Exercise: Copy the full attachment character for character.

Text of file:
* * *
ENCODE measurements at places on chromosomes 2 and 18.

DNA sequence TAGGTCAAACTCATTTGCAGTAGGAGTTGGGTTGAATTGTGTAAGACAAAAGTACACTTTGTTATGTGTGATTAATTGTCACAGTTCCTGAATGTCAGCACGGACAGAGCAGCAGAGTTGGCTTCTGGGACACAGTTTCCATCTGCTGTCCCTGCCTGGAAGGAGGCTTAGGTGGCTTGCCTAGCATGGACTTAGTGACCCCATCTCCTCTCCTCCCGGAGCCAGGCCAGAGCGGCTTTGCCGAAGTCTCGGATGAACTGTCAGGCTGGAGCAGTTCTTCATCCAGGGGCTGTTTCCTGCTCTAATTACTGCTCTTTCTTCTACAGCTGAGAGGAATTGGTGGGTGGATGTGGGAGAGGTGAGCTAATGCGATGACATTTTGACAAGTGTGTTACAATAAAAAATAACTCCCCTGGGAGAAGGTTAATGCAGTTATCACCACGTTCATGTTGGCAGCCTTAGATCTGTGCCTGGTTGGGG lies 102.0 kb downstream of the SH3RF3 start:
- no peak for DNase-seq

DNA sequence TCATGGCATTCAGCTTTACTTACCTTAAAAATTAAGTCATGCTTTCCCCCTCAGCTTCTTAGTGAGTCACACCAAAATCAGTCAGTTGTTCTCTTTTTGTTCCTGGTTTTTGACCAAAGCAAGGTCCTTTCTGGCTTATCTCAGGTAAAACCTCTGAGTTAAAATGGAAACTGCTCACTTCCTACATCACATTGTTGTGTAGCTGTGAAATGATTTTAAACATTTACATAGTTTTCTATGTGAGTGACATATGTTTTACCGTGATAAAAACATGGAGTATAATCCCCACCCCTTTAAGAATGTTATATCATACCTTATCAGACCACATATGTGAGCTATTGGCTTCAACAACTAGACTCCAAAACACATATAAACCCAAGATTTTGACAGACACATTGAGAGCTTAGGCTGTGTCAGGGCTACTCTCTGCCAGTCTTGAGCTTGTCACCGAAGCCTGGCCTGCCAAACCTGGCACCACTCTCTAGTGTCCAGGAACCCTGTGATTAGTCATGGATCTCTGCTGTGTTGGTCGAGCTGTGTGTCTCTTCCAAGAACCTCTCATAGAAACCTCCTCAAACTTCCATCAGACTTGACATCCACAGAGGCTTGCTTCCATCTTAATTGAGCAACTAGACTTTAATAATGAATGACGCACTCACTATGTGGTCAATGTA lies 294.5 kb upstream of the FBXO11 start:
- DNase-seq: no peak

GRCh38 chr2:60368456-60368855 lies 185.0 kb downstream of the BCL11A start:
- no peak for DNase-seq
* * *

ENCODE measurements at places on chromosomes 2 and 18.

DNA sequence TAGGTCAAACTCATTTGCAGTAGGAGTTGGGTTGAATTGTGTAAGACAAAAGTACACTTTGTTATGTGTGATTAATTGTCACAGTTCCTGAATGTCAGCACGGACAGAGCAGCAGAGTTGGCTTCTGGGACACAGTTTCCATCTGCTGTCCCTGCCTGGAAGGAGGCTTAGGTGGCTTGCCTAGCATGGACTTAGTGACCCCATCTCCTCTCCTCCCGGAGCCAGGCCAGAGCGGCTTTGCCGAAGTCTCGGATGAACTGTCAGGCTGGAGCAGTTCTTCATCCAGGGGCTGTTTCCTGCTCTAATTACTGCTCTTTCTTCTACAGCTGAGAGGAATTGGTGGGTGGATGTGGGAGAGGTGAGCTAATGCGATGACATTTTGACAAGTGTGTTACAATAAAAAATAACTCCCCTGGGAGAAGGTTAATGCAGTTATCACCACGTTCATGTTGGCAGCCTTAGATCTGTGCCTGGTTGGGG lies 102.0 kb downstream of the SH3RF3 start:
- no peak for DNase-seq

DNA sequence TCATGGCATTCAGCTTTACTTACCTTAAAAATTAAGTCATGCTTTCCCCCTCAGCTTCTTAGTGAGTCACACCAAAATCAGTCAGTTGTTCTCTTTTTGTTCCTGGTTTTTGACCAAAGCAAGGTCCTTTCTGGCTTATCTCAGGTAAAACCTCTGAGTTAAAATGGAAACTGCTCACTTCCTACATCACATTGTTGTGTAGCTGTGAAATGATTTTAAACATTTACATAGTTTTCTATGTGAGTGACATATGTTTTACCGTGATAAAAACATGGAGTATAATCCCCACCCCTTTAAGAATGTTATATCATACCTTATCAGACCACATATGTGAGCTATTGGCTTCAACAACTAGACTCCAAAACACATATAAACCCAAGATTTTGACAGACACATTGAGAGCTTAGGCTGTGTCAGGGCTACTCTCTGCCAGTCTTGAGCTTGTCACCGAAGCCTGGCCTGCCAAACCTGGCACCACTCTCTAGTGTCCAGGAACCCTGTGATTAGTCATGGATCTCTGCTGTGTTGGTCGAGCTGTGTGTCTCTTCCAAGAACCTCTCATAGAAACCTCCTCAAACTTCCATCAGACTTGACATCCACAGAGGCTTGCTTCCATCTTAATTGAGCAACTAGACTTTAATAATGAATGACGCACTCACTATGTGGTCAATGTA lies 294.5 kb upstream of the FBXO11 start:
- DNase-seq: no peak

GRCh38 chr2:60368456-60368855 lies 185.0 kb downstream of the BCL11A start:
- no peak for DNase-seq